Did you miss the parenting skills section in your postpartum care instructions? You’re not the only one. Although it would be great to send your baby home with a “how to” guide, the part of parenting is learning by doing (and sometimes failing).
What if instead of trying to find your way by accident, you had a map, like a checklist of essential parenting skills, that would guide you in the right direction.
What are the most important Parenting Skills?
It shouldn’t surprise that certain parenting methods produce better results than others. All parents want their children happy and healthy. However, our goals and circumstances can influence our parenting decisions.
Robert Epstein, a senior researcher psychologist at the American Institute for Behavioral Research and Technology, attempted to identify which parenting skills were most crucial. He looked at data from 2,000 parents who took an online parenting skill test to determine which parenting techniques lead to happy, healthy and successful children.
1. Love and Affection
Good parenting results are based on loving your children. It includes unconditional love, support and acceptance. This also emphasizes the importance of one-on-one contact with your child.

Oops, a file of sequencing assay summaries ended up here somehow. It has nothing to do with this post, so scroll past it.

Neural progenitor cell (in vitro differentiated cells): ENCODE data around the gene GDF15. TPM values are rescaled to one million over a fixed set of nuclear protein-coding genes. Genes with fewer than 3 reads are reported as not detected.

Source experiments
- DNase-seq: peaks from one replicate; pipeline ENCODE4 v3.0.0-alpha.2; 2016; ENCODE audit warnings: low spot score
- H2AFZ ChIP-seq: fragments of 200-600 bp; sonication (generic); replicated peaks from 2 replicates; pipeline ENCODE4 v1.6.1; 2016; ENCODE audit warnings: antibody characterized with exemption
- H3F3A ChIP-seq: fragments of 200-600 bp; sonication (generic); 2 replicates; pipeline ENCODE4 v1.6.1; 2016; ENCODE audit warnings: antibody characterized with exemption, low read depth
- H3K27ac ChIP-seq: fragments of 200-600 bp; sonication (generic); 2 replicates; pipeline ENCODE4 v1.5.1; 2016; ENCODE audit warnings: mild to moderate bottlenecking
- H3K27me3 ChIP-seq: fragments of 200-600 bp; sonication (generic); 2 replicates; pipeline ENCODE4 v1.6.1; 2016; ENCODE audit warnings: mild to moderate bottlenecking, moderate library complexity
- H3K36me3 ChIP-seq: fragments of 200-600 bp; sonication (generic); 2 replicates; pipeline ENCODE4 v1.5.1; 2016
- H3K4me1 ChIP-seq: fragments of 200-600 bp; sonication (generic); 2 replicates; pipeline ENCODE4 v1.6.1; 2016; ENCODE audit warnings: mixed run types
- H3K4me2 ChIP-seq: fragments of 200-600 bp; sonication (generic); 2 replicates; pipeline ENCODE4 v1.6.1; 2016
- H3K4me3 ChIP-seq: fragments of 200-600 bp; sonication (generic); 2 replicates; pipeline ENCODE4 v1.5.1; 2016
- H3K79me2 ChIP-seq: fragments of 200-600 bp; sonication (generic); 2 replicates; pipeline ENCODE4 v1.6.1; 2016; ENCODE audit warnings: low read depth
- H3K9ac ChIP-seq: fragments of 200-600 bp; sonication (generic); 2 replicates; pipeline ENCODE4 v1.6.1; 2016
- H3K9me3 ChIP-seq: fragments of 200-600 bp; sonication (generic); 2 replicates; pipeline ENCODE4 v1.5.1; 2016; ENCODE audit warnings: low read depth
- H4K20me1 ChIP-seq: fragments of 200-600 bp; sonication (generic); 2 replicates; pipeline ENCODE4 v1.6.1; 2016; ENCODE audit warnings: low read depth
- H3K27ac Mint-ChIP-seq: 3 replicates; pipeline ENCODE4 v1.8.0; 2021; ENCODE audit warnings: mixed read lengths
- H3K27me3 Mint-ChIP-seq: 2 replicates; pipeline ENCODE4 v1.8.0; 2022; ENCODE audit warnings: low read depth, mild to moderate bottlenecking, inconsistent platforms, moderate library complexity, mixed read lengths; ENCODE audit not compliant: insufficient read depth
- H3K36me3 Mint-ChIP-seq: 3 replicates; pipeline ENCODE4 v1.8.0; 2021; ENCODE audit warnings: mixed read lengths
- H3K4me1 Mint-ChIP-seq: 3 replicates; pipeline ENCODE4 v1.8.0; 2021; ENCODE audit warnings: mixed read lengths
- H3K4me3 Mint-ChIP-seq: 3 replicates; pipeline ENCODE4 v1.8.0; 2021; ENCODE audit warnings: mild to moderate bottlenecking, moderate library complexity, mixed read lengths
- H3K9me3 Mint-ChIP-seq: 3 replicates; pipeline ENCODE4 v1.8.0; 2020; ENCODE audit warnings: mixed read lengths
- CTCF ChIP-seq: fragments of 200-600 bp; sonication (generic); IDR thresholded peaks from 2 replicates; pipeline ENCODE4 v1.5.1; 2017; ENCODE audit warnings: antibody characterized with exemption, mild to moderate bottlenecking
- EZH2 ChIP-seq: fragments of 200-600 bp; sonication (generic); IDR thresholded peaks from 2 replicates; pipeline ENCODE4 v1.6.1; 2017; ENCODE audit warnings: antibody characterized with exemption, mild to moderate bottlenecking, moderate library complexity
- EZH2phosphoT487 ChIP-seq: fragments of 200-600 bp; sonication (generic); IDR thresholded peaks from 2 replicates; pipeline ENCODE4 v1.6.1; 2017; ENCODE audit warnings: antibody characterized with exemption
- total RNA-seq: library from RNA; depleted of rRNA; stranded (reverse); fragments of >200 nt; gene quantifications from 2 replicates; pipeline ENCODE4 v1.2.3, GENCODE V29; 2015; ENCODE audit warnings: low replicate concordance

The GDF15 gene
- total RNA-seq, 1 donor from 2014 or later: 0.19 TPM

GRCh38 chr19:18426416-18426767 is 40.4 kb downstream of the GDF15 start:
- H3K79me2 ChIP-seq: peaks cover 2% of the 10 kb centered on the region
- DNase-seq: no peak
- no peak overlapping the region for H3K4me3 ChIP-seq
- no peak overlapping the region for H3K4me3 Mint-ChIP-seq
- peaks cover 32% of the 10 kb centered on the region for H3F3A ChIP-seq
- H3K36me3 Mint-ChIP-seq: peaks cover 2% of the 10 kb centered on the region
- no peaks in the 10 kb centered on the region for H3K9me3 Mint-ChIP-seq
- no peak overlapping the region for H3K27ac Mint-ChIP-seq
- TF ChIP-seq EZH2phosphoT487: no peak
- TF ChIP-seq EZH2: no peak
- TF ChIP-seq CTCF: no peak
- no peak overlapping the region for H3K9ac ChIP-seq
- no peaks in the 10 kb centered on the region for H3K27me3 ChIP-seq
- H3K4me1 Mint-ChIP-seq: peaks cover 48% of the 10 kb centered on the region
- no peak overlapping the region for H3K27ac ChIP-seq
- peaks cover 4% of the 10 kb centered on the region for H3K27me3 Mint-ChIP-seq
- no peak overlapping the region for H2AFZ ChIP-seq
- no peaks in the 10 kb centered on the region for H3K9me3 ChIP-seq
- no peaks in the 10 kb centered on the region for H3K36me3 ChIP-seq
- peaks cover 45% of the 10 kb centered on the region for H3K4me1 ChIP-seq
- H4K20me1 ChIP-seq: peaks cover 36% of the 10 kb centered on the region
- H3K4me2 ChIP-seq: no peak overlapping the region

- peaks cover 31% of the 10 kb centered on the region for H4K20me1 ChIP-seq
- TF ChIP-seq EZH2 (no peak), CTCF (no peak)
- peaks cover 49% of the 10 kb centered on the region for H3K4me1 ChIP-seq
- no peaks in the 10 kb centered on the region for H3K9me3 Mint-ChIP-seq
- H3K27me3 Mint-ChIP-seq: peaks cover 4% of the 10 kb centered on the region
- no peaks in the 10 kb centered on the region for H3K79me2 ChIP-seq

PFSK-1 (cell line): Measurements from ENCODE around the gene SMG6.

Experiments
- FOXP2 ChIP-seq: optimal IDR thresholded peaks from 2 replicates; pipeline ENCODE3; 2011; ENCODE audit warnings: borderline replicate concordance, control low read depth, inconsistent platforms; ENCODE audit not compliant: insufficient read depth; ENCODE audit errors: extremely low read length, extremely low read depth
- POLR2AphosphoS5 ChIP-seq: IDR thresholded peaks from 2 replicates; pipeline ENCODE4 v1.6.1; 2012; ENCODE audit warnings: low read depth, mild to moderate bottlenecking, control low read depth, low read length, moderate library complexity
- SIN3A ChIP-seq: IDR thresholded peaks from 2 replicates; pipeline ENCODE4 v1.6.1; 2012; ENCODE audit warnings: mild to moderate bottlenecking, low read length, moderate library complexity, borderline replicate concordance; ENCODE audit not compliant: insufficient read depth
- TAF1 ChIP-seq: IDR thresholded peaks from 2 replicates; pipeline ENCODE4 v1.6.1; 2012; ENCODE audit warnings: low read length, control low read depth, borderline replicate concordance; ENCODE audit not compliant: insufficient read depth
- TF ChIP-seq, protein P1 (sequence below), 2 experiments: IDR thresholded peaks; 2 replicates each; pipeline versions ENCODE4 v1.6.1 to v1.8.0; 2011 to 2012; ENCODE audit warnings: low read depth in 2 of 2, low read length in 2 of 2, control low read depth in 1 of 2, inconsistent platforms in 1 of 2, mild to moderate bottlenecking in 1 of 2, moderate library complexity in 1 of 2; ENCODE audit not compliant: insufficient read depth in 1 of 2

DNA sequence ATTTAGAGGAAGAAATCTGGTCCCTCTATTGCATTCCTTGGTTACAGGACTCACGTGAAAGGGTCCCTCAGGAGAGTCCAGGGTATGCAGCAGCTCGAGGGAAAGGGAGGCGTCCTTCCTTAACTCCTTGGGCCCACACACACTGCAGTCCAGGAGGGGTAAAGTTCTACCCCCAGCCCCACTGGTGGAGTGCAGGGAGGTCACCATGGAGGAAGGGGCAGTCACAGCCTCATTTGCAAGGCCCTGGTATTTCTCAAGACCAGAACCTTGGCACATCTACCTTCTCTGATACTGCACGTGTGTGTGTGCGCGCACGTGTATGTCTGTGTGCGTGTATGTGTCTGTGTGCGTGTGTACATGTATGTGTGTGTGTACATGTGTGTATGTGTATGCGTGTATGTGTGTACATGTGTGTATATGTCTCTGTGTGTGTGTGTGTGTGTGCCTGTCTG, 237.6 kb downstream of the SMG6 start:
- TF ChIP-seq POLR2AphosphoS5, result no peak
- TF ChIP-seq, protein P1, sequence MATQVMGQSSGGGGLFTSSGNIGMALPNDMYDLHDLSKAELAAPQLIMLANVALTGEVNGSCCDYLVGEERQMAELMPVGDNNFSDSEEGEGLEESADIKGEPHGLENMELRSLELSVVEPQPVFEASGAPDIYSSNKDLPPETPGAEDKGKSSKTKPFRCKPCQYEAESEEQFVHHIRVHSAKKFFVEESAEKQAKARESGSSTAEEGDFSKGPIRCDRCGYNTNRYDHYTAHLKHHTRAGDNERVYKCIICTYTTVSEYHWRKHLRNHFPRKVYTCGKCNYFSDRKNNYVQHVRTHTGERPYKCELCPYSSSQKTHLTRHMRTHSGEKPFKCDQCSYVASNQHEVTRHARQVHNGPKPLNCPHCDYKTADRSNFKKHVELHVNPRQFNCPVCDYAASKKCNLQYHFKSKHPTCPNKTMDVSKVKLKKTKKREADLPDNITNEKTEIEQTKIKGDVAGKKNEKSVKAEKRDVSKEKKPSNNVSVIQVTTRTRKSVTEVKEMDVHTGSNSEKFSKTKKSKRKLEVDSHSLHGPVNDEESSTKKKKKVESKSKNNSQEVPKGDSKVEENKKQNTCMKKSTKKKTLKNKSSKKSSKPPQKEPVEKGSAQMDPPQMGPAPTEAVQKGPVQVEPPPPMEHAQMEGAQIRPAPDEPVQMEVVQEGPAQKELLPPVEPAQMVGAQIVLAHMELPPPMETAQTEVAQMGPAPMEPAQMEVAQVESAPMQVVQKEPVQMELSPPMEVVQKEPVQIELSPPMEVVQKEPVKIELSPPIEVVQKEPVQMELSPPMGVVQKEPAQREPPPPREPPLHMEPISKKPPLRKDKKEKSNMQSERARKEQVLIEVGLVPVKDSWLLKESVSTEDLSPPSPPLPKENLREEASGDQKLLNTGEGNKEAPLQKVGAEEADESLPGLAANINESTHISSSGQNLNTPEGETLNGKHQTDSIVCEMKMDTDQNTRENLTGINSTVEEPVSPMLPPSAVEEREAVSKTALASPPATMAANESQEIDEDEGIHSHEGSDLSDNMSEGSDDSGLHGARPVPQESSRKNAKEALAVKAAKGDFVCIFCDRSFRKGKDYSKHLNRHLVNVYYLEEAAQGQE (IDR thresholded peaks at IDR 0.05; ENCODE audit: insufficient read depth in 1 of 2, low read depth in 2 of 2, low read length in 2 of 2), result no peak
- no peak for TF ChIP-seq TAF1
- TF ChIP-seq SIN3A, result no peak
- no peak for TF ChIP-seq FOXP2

2. Stress Management
It is important to learn relaxation and stress management techniques for your child.
3. Healthy Relationships
This is where you can model and maintain healthy relationships with others (spouse/significant other, spouse, coworkers, family members, etc.).
4. Autonomy and Independence
Parents who encourage autonomy and independence in their children show that they value and believe in them.
5. Education and Learning
At home, teaching children how to become lifelong learners starts at home. Your child will learn by modeling learning and valuing education.
6. Life Skills
This category includes planning for the future and providing for your child’s basic needs. This includes teaching your child to be positive about obstacles and challenges. It helps build resilience and perseverance.
7. Behavior Management
Positive discipline relies on positive reinforcement. They also use consequences (not punishment) in a gentle and firm way. This helps children feel connected, capable, and part of a family.
This reduces or eliminates yelling and harsh verbal discipline which, according to a 2014 studyTrusted Source, is harmful for developing adolescents.